motivated and specialised professionals to SITs by the authorised person arises. It is well-known that every organisation or institution is reluctant to give up their hardest working employees be-cause they need them to ensure the work of the said authority or institution is more successful and their involvement in the SIT for several months would deprive their employer of their ser-vices. Members of the SIT may feel frustrated or “unhealthy rivalry” may arise in terms of which individual member or which institution is more important for the work of the SIT. It is therefore the role of the State Attorney to be a good leader and manage and head the members of the SIT in such a way that such negative incidents are eliminated as much as possible. Although it may sound unimportant, successful operation of the SIT is helped by the fact that the team is work-ing together on the same premises. These premises must have access to databases of the institu-tions whose representatives are cooperating with the SIT. Thus, the members of the team are able to obtain the necessary data within the scope of legal competencies for the purposes of the inves-tigation according to the principle “one stop office”. In addition, this means the members of the SIT directly exchange information and participate in the investigation which ensures increased efficiency of their operations.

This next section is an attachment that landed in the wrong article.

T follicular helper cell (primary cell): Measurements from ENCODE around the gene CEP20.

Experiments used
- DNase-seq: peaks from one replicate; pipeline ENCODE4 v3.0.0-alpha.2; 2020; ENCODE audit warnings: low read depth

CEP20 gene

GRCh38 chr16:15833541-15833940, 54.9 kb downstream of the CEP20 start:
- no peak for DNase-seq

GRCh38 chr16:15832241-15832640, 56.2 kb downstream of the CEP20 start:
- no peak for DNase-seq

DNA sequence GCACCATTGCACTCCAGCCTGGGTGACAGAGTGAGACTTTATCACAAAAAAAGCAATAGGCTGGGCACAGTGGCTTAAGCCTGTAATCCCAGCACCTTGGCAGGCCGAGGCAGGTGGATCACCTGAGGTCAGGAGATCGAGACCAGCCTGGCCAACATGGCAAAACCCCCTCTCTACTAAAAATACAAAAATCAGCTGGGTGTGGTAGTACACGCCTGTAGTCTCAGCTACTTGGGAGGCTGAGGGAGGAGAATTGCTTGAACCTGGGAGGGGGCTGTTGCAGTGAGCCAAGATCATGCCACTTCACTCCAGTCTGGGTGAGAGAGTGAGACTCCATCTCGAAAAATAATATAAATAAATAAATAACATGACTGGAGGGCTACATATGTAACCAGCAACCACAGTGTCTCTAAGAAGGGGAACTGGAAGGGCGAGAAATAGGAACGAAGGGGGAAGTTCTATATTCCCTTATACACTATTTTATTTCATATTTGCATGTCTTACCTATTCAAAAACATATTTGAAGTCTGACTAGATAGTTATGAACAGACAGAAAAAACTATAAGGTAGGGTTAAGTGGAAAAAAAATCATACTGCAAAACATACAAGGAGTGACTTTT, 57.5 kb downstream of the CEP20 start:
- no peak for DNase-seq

The prosecutor (State Attorney) assumes the function of the team leader by setting up the SIT and together with the operations officer he is responsible for its operations. As the dominus li-tis, the prosecutor de lege and de facto leads and manages the course of the investigation and the team. Namely, the State Attorney is able to manage the police work well only if his information is reliable and recent, which often is not the case. When SIT is set up, the State Attorney is al-lowed to have at his disposal at any given moment experts in specific fields – such as taxes, cus-toms, securities, protection against anti-competitive behaviour, prevention of money laundering and corruption etc. On the other hand the members of the SIT are enabled to investigate as ex-perts in different fields in a coordinated fashion throughout the preliminary investigation. It is crucial that the members of the SIT have the original authorisation under law at the time they are assigned to the SIT which they are to exercise during the investigation (Deželak, 2012). Since the purpose of the preliminary investigation is to clarify the suspicion that a criminal offence has been committed to such an extent that the State Attorney is able to decide if he should charge the suspect, temporarily defer the prosecution or desist from prosecution, the establishment of the SIT is undoubtedly an instrument which enables the prosecutor to do this in a relatively short amount of time and in such a way that if the charging document is filed, he would be able to ar-gue the case successfully at the main hearing. However, on the other hand it may be concluded that the possibility of establishing SIT pursuant to the CPC of the Republic of Slovenia is just a gradual step towards the reform of the preliminary investigation and the transfer of the investi-gation into the hands of the State Attorney. It is our opinion that it would take many more grad-ual steps not only in terms of changing the legal framework but also (or especially) in terms of strengthening human and institutional resources in order to secure efficient and successful trans-fer of the investigation into the hands of the State Attorney’s offices in the Republic of Slovenia.